—“glitter fashion belts and read my Bible. I can handle that. That’s an easy summer for me.” What I was not anticipating was the cute boy who worked at the shoe store behind my cart, and that’s how I met my husband.
So, the funny thing is I really thought that at the end of the story—you know, as I fall in love with this guy—
Bob: Now, we can’t go there. Did you go up and say, “Hello, cute boy?”
Becky: No, so, I actually asked him to watch my cart while I took a restroom break; and I bought him a cookie on the way back.
Becky: Six months later, he bought me an engagement ring.
Dennis: Oh! So, you flirted a little bit?
Becky: I did a little. No, here’s the thing—I had every intention of just saving him. I was not going to date him. I was just going to help him meet Jesus—
Becky: —get his life on a good track—because from conversations, I knew he wasn’t walking with the Lord—
Becky: —like he needed to. So, that was my plan, but I accidentally fell in love with him in the process. It was pure accident.
Dennis: Let’s stop you right there. Was he a believer at the time?
Becky: He was a believer, but he was not walking with the Lord.
So, he knew who Jesus was. He knew that he was his Savior, but he was not making Him Lord or his life.
Dennis: Well, you were skating on some thin ice at that point.
Becky: I do not recommend to anyone listening to do what—
Dennis: It’s called missionary dating.
Becky: It is. I didn’t mean to do it, but I did.
Dennis: But you fell in love.
Becky: This is why we don’t missionary date. [Laughter]
Dennis: So, what got his attention spiritually speaking besides a beautiful young lady?
Becky: Well, spiritually speaking, he encountered the presence of God. He encountered the truth of who God was for him. There was such a transformation in just those few three months. Over the summer, he rededicated his heart to the Lord; he was re-baptized; and just experienced God for himself—got to know the Lord on a personal level.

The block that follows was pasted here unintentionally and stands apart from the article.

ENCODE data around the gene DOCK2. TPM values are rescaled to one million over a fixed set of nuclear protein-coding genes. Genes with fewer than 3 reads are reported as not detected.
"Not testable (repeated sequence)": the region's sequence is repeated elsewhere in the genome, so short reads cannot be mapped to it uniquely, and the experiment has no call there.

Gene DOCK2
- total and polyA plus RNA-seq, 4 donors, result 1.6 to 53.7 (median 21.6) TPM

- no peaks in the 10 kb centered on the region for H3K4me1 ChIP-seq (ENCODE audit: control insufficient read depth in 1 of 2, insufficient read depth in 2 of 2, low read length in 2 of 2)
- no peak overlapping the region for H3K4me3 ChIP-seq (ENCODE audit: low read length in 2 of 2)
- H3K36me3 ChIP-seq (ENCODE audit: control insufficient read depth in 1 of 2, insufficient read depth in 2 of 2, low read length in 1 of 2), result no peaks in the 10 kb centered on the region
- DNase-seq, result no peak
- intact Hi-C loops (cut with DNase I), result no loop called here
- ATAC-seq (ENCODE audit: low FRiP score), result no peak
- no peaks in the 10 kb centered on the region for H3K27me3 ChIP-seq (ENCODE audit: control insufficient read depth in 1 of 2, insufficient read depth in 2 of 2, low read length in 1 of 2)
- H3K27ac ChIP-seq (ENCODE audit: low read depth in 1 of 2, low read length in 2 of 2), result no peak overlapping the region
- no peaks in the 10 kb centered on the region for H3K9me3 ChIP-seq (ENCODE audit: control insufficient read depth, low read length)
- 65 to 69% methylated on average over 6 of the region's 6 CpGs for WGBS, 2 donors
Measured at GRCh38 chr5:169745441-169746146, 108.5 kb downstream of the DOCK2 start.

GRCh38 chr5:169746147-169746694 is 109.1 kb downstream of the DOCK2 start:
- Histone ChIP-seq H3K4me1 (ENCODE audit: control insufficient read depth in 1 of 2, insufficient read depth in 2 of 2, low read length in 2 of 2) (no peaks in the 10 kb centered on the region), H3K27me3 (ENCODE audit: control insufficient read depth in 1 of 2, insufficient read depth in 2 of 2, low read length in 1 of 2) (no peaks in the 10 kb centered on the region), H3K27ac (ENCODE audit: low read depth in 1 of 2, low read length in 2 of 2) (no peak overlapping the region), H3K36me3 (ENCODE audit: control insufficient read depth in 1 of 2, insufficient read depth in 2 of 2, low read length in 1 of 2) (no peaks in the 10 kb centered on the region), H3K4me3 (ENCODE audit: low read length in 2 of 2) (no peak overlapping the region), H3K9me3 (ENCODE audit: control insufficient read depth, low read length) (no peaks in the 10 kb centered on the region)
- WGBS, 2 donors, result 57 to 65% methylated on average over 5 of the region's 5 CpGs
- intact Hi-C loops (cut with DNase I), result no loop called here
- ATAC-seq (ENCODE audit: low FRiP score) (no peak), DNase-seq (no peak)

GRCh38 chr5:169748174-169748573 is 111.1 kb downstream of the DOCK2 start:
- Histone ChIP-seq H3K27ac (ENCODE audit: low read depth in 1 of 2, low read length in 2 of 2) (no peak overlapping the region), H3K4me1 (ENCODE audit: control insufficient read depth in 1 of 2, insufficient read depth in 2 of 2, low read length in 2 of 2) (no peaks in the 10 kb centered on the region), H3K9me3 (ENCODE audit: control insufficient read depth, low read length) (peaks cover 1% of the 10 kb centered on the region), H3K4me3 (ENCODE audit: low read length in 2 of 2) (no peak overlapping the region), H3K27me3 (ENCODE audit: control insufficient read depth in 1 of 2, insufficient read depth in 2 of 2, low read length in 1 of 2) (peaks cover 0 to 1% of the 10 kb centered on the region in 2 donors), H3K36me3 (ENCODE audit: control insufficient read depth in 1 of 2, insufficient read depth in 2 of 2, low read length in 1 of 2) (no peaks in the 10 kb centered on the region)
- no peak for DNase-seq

But at the end of the summer, he wrote me this letter, he said, “I will be first in line when your something special happens. I will be first in line when God reveals to you whatever this big thing is that you’re after, and I will be there to champion you on; but I know”—
—“it won’t be as your partner. I’m releasing you”—basically—“back to live the life that God has called you to live.”
At the end of the summer, I went back to Oral Roberts University, continued on my track of Communications degree, and all of that. It was just about a month into school that the school hosted this campus-wide worship service; and I got a text message from Jared saying, “I’d like to come to that. I heard that that was happening. I’d like to be there.”
And in this service, he had this encounter with the Lord, and he was—well, I’ve got some things I joke about—but he was crying on his knees and just sobbing, with the tears, and just this beautiful moment of complete surrender before God.
I wish that I could say that standing next to him in this worship service I put my hand on his shoulder and just prayed that God would release him into whatever it was that he had for him; but the reality is I stepped away to make sure that all the pastors in the room didn’t think we were dating. And that’s the truth of what happened. [Laughter]
Can you imagine? Can you imagine?
I was so certain that my life would look a certain way. I was so certain that I would be in the type of ministry that I had planned. I was so focused on that goal that I almost missed this moment.
Bob: So, what brought you from that focus—“I know where the future is, and I know the plans I have for me,” says Becky—what brought you from that moment to the place where you said, “I think God has me on a different path?”